Brussels expects Austria to end its military borders mission once they are opened to the new Schengen members. European Commissioner for Justice, Freedom and Security Franco Frattini confirmed that Austria’s plans were unknown in Brussels, but this has not been expressed in the official statements of Austria’s authorities.

It is not clear whether Austria’s official statements truly mirror its real intentions or if they are merely a diplomatic effort to neutralize Hungary´s and the Czech Republic´s increasingly negative feelings towards its old friend.

However, whatever the written terms of the Agreement, fundamental differences can arise in the interpretation of the treaty goals.

This was made clear by comments by Czech Prime Minister Václav Klaus in a lively debate on the topic among the leaders of the Visegard countries – Czech Republic, Slovakia, Hungary and Poland. Due to a mistranslation of "borders" as "barriers," it became apparent that the four countries had differing visions of what Europe was supposed to look like: "Hungary for instance would like a Europe without borders. The Czech Republic and Slovakia would prefer to retain the borders but remove the barriers," Klaus said on Radio Prague in October. "That impromptu debate clearly defined where we stand in this respect."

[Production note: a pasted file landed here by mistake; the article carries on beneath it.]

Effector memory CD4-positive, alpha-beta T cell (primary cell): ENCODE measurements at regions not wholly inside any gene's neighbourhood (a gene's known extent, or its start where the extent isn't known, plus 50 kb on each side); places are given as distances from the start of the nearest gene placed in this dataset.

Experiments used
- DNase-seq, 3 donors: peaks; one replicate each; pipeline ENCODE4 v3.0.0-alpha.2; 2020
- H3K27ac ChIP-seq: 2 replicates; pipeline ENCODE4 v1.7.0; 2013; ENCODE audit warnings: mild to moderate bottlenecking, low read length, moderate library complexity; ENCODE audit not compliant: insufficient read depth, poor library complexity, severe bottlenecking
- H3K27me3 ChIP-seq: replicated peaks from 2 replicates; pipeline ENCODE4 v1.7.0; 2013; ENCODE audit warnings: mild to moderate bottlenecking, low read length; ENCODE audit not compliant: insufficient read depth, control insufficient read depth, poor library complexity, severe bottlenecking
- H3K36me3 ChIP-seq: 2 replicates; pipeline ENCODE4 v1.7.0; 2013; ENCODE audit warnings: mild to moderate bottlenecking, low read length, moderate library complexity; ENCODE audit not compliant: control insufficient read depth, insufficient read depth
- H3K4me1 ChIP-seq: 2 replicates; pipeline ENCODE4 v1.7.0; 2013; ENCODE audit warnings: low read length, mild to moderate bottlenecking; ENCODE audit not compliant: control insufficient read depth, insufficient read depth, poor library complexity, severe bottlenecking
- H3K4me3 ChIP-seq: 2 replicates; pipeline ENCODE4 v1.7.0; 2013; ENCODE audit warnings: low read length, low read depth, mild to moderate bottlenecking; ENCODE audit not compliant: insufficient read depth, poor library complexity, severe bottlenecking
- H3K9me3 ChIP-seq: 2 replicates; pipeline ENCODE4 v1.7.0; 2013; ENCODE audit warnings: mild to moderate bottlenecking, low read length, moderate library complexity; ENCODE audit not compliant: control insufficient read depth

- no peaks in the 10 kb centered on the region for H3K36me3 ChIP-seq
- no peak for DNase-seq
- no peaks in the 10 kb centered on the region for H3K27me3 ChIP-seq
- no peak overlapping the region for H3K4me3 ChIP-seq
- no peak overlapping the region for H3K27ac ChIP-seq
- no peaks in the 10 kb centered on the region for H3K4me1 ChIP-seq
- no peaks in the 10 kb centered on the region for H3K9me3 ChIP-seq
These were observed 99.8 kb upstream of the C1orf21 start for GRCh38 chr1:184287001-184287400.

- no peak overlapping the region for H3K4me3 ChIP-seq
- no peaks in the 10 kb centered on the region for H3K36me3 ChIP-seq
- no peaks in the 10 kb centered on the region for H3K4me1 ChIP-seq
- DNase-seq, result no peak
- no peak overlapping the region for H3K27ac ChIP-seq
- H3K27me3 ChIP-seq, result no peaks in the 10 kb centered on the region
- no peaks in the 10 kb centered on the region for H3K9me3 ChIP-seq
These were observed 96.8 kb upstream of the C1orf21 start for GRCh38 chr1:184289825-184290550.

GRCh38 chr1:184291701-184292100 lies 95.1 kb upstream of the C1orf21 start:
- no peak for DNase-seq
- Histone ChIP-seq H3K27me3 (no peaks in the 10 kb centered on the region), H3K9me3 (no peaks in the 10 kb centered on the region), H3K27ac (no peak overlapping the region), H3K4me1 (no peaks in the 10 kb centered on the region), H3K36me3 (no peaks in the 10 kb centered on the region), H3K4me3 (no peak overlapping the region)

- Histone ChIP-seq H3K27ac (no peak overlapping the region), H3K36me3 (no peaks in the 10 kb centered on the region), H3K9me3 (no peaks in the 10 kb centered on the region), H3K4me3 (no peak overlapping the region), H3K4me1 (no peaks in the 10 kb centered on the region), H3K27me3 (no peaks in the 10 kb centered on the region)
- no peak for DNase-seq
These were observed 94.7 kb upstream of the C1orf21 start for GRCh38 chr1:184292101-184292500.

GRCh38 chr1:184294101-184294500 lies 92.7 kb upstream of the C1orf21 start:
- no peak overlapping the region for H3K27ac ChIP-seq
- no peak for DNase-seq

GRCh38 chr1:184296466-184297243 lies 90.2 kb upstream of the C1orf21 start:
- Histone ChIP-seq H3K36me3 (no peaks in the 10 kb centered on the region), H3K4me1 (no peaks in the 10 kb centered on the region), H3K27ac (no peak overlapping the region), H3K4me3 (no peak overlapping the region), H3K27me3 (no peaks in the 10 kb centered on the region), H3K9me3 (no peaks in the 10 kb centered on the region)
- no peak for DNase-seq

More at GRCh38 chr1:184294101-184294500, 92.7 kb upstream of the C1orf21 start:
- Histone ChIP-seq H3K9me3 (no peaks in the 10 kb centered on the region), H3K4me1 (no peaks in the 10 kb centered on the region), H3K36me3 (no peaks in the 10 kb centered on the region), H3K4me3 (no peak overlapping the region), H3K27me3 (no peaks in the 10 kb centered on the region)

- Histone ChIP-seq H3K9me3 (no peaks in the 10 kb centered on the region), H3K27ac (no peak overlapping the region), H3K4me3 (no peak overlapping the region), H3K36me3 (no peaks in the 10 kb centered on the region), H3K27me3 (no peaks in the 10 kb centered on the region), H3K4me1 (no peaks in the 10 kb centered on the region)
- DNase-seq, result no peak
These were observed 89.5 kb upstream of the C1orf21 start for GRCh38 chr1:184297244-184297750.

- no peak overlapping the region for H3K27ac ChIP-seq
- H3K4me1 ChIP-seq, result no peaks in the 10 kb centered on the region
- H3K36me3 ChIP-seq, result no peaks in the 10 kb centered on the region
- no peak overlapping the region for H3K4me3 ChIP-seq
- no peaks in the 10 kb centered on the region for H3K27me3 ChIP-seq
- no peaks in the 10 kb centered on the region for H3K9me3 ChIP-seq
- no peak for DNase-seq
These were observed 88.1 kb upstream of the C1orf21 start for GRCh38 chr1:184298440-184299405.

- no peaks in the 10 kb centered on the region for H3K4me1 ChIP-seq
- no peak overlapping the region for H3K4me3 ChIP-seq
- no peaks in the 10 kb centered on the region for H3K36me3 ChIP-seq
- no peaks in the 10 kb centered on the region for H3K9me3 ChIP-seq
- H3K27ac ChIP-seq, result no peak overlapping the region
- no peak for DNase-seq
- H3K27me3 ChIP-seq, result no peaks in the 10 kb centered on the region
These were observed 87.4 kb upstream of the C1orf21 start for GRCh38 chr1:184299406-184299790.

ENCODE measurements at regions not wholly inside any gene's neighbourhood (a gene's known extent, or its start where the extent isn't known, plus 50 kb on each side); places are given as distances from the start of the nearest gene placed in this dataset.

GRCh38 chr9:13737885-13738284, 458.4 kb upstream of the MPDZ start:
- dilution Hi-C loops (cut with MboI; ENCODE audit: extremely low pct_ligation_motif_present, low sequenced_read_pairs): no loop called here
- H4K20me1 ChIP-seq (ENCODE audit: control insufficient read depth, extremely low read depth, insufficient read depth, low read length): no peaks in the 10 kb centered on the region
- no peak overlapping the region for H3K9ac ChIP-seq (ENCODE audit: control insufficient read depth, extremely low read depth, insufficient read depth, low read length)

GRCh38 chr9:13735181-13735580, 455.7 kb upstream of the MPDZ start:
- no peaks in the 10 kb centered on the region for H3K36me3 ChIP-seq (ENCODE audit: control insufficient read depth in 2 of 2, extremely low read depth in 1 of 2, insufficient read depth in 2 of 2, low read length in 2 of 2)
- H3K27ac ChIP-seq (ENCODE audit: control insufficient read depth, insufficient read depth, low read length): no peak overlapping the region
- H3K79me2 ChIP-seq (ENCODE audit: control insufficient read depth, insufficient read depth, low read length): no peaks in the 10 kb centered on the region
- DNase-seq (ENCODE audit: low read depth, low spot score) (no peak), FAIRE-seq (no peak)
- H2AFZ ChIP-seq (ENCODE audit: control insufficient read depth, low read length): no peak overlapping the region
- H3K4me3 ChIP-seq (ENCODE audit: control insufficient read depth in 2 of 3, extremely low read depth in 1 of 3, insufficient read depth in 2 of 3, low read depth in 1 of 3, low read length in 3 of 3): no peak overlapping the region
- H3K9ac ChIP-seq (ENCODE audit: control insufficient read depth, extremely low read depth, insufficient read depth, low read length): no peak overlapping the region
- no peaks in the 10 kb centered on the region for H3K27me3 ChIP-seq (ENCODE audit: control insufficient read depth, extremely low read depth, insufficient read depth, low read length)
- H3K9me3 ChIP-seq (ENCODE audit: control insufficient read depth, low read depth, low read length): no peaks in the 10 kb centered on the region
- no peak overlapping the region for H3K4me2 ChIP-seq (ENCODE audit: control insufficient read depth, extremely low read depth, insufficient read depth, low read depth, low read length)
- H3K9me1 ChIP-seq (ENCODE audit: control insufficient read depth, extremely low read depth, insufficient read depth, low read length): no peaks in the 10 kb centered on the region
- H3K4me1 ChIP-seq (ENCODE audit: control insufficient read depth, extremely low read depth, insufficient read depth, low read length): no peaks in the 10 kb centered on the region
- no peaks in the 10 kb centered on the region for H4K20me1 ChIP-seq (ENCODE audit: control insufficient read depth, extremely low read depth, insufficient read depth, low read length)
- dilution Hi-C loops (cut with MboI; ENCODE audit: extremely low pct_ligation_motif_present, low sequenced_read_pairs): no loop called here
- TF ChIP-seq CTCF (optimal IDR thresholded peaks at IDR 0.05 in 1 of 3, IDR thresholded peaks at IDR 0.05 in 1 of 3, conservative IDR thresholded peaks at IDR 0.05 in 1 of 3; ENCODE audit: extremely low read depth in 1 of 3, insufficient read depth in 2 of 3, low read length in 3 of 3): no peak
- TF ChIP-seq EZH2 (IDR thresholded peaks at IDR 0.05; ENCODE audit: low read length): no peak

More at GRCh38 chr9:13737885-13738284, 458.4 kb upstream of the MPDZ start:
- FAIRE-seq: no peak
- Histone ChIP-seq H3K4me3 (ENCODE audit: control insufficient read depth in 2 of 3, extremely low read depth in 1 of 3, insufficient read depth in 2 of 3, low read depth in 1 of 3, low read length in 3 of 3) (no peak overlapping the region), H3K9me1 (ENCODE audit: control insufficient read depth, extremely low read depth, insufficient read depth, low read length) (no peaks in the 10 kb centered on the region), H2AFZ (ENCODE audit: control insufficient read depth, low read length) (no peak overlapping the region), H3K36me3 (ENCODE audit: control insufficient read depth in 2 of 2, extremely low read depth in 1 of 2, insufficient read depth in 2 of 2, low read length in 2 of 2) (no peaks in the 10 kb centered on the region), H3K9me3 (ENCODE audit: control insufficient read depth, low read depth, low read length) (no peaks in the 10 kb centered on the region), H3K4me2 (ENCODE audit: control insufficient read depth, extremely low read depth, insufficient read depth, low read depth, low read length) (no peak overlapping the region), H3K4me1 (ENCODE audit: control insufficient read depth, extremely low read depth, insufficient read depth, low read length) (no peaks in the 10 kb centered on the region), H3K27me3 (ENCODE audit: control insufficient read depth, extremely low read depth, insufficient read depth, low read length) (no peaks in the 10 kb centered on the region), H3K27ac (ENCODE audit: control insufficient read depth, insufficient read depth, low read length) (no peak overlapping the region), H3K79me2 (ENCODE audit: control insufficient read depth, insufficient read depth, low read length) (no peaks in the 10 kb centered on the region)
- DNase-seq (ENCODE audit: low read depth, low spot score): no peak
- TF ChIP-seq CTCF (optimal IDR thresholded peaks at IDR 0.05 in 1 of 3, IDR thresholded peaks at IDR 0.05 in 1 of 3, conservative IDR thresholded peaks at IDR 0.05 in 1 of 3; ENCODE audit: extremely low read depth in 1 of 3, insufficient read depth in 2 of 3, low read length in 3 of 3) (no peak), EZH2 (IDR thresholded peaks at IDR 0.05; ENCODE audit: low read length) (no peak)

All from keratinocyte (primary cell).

Not all of the joining countries feel threatened by Austria´s plans. "We don’t have a problem with [signing an agreement to deploy joint controls]," said Slovak Interior Minister Robert Kalinak to The Associated Press on September 18. "We’ll be happy to guarantee security to the Austrians. There’s nothing like good neighborly relations."

However, the divisions within the EU have already had negative effects, even on non-EU members like Ukraine, where a recent EU reported that citizens see the expanded Schengen borders as a "new Iron Curtain."

The meeting of EU interior ministers, which takes place in early November, may resolve some of these issues, along with a joint government conference betweent Austria and Hungary later in the month, that could help the two countries come to terms with their individual needs of security and respect.